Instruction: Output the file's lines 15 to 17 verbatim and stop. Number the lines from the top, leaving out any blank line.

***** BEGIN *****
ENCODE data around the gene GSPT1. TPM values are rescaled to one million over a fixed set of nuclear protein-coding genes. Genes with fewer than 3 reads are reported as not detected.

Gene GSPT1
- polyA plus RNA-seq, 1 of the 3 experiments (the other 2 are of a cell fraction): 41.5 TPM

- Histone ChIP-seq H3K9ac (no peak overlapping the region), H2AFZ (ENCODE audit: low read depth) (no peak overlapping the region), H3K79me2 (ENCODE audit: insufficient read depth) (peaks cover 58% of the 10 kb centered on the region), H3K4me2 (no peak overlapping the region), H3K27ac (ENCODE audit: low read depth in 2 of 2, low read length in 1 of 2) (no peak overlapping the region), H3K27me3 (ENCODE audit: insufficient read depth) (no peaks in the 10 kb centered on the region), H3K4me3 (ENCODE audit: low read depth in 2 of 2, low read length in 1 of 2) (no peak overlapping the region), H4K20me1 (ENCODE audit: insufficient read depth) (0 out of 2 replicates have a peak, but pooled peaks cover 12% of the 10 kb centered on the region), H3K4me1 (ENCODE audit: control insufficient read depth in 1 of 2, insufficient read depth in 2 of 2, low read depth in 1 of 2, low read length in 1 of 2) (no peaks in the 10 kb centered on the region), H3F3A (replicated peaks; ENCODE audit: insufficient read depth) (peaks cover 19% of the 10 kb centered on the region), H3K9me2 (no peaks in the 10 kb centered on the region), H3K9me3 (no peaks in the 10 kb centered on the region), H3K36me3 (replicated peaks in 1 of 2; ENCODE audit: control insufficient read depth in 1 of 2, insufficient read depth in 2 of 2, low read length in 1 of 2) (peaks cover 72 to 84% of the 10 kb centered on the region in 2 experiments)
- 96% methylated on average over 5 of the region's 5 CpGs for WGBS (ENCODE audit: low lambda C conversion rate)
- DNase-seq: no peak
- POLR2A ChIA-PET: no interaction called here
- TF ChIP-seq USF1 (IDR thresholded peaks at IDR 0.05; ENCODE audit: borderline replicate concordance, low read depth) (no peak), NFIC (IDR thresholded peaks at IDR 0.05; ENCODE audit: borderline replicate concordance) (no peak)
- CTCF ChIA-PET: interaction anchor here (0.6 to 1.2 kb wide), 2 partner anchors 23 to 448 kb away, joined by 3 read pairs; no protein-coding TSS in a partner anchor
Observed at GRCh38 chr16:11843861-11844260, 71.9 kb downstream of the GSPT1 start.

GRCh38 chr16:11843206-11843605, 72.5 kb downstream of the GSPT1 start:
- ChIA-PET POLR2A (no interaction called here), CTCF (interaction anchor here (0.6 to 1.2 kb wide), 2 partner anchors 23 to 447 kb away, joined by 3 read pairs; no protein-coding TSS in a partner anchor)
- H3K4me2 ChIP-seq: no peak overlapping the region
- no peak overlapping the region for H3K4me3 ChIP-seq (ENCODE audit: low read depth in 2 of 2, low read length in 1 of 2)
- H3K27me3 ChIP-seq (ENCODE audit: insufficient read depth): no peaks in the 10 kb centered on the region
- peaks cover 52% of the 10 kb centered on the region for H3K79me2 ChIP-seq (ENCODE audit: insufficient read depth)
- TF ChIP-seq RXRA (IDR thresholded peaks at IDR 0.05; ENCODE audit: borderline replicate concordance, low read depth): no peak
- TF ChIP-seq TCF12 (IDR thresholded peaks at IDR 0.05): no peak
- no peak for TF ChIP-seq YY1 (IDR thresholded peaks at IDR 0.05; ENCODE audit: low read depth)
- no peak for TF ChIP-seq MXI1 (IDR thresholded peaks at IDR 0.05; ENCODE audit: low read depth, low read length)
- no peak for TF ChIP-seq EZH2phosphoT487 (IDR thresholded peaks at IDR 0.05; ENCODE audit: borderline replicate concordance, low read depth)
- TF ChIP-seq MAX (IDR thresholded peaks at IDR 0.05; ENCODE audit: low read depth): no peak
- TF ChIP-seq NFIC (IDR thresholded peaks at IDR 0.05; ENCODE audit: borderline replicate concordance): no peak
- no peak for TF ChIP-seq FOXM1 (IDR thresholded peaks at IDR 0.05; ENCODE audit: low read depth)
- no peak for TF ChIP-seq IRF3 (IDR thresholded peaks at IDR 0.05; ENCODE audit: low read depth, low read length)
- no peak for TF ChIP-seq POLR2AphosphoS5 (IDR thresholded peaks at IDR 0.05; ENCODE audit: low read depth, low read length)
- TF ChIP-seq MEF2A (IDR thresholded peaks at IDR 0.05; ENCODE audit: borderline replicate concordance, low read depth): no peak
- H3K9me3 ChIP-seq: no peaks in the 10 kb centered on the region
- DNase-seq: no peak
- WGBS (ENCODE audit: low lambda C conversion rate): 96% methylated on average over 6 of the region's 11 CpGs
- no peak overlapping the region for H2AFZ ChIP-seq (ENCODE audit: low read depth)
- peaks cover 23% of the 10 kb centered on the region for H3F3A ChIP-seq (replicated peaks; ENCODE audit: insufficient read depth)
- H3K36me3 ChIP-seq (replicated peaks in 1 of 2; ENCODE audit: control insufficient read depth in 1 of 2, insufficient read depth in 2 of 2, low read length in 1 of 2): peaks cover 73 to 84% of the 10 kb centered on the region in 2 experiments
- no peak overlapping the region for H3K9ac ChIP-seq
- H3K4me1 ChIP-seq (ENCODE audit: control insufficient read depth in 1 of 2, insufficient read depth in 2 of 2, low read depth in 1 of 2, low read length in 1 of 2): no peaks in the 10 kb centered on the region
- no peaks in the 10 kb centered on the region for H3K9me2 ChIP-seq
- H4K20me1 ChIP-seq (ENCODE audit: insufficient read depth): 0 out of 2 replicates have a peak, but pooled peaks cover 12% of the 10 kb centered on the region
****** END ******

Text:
- H3K27me3 ChIP-seq (ENCODE audit: insufficient read depth): no peaks in the 10 kb centered on the region
- peaks cover 52% of the 10 kb centered on the region for H3K79me2 ChIP-seq (ENCODE audit: insufficient read depth)
- TF ChIP-seq RXRA (IDR thresholded peaks at IDR 0.05; ENCODE audit: borderline replicate concordance, low read depth): no peak